On Monday, the Governor of the Bank of England (BoE), Andrew Bailey, delivered a speech on the future prospects for money, diving into the potential of new forms of digital currency. Mr. Bailey wants to preserve the status quo between financial institutions and the central bank, but he also wants to encourage banks to spur greater innovation, particularly around tokenized deposits. The BoE sees a need to protect the foundations of safe money as the economy goes digital, but not only with a central bank digital currency (CBDC).
The future of “enhanced digital money”
In his speech, Mr. Bailey referred to two basic foundations of money “on which the economy depends and in which the public can trust.” One is the singleness principle referring to the concept that all money has the same value. The other is settlement finality. In other words, once we pay for something, the transaction concludes.
However, the Governor believes that current tech developments threaten to put safe money at risk. He says stablecoins generally fail the basic singleness and settlement finality tests and that what we need is a new form of “enhanced digital money” able to incorporate new features, such as the pgorammability of smart contracts, while preserving its intrinsic safety and confidence. This will be particularly important in the case of a retail CBDC or digital pound.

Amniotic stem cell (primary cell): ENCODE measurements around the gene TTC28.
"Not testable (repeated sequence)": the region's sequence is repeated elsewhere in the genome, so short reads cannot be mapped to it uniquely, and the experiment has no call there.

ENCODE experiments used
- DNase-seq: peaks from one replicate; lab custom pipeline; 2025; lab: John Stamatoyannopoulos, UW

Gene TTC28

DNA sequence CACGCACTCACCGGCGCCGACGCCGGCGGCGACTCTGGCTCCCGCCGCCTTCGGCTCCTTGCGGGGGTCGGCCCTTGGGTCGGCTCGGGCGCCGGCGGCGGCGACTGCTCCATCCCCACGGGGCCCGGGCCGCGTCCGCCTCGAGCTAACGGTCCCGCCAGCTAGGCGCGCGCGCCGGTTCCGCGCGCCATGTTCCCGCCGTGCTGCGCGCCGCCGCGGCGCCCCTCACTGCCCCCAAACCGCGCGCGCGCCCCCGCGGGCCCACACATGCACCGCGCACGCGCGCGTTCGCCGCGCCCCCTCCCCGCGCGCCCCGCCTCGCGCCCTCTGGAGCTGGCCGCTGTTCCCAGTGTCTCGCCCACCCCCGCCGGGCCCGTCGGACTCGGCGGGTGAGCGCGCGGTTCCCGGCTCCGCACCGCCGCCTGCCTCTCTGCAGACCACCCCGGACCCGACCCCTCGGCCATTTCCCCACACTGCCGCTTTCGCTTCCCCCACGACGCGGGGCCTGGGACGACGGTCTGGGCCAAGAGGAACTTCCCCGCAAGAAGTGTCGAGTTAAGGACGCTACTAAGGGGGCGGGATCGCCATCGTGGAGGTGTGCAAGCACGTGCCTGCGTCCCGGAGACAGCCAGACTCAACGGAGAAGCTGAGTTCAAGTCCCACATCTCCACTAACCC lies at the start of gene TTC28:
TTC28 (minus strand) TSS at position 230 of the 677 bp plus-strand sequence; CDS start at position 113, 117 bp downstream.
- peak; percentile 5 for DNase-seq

But should central banks be the only ones to lead this campaign? Mr. Bailey says not quite. In the UK, commercial bank money represents 85% of payments made by the public, and the Governor says the BoE has no intention of shifting this mix when it comes to digital currencies. However, he calls on banks to take action to ensure that continues to be the case.
“We want to encourage more thinking and action in the world of enhanced digital bank deposits – sometimes called tokenized deposits,” Mr. Bailey said. “So, yes, this is a call to action particularly to banks – don’t leave central banks as the only show in town. That’s not what we want.”
Central bank money vs wholesale CBDC
When discussing wholesale use cases, the Governor spoke about central bank money rather than a wholesale CBDC.
The BoE has been closely involved in overseeing the launch of Fnality, an institutional distributed ledger technology (DLT) platform using a synthetic wholesale CBDC, in which banks deposit money in a central bank omnibus (shared) account, which is tokenized. The Governor also spoke about the potential of its renewed real-time gross settlement (RTGS) which is designed to be able to support integration with third party DLT systems.
Meanwhile, last week the banking trade body UK Finance asked the government to explore whether there’s industry appetite for a shared infrastructure to support CBDC and deposit tokens to settle digital assets.